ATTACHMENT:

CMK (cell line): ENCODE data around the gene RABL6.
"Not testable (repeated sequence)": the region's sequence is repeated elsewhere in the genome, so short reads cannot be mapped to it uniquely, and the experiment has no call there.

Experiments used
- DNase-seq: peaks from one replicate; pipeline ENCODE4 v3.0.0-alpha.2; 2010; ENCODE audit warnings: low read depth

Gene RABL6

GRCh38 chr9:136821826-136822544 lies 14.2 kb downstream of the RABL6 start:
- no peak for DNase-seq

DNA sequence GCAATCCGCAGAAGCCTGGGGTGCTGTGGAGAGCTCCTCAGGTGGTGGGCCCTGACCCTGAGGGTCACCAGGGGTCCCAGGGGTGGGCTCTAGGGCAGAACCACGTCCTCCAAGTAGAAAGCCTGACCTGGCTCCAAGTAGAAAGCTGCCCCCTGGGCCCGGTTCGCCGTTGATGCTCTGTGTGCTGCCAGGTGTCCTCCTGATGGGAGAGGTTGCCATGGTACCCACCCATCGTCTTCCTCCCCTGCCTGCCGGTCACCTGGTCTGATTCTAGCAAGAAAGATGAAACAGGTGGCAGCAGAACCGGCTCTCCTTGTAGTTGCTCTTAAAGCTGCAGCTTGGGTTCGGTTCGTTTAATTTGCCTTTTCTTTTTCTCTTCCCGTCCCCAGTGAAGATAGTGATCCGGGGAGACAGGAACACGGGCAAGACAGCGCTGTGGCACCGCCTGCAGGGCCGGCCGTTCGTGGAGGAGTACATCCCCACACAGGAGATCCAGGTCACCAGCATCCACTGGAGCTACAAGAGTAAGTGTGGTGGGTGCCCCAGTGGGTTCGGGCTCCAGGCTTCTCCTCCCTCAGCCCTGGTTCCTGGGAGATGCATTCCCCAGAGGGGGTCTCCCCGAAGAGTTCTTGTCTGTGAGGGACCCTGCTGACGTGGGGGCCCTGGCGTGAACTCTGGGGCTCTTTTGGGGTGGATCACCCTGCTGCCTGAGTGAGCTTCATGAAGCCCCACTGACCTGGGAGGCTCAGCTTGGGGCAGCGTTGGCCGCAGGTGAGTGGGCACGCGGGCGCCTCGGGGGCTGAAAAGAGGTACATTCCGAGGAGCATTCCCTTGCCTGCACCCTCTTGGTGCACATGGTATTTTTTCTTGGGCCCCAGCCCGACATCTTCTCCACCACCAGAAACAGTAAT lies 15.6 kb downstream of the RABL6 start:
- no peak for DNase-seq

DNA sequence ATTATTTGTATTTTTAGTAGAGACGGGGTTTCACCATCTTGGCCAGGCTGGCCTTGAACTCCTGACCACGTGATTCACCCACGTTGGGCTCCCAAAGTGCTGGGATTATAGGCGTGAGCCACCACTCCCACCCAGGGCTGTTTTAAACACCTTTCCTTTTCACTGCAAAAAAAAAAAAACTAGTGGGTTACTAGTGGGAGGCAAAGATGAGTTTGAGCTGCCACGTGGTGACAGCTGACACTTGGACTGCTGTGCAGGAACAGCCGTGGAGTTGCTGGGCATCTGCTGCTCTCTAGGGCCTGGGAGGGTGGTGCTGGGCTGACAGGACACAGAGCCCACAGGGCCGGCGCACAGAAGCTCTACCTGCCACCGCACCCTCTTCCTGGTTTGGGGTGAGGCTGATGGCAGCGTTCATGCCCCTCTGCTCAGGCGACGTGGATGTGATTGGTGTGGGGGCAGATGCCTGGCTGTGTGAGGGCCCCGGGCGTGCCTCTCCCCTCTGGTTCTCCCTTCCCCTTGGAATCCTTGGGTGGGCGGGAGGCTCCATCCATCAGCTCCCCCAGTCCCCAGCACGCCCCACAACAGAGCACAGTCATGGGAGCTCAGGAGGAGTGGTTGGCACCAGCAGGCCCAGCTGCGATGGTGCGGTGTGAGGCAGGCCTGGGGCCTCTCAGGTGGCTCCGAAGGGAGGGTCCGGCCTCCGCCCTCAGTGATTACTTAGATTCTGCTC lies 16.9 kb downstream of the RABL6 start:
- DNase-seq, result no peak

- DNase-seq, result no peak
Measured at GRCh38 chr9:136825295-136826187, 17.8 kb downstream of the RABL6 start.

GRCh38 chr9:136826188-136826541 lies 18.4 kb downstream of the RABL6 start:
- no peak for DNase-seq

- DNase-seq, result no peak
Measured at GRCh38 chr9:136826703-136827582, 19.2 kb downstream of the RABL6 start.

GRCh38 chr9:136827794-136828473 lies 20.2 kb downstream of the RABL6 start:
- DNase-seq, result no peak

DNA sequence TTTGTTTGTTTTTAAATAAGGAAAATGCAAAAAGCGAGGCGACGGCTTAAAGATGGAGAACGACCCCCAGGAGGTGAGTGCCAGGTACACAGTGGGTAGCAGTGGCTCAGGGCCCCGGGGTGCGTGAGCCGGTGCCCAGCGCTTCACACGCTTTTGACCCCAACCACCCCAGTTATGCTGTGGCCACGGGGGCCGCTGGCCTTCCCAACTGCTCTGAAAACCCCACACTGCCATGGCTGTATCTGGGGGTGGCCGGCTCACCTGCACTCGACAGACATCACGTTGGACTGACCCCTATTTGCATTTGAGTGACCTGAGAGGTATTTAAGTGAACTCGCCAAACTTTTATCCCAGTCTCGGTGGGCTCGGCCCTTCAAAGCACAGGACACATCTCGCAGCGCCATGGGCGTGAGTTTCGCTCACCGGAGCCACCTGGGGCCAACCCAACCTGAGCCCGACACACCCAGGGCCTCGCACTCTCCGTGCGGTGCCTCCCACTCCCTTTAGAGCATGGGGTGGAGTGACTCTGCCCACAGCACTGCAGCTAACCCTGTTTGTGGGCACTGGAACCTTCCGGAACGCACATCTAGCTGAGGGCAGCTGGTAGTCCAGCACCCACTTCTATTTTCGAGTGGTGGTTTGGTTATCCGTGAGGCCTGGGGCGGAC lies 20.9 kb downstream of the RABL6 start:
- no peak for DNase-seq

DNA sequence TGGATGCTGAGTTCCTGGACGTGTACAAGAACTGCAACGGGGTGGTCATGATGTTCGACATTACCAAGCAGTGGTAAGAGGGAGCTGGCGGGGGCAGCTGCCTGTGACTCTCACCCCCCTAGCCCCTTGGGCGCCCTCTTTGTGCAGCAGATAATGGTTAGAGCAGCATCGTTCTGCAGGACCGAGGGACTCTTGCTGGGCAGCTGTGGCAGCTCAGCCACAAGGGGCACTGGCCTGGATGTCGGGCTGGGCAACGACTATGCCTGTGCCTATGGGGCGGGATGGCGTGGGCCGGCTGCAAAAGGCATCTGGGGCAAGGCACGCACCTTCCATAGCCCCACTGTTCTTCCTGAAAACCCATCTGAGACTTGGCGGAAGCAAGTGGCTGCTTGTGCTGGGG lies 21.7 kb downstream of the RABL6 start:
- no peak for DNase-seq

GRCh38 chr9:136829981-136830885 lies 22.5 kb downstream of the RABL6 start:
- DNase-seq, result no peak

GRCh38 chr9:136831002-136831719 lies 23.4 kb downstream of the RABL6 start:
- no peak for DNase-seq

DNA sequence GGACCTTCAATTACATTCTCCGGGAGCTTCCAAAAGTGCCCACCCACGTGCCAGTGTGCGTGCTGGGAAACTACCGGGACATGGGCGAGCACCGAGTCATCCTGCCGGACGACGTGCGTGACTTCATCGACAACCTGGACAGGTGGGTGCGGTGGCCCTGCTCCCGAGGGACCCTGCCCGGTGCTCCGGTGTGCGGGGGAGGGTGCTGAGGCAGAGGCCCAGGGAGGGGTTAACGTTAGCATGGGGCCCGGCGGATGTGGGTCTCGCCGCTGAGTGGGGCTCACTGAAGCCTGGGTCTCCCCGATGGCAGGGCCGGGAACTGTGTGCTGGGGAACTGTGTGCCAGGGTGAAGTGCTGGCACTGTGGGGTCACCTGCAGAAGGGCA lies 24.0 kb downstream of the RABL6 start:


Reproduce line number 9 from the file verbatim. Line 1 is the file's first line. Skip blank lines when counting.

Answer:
- no peak for DNase-seq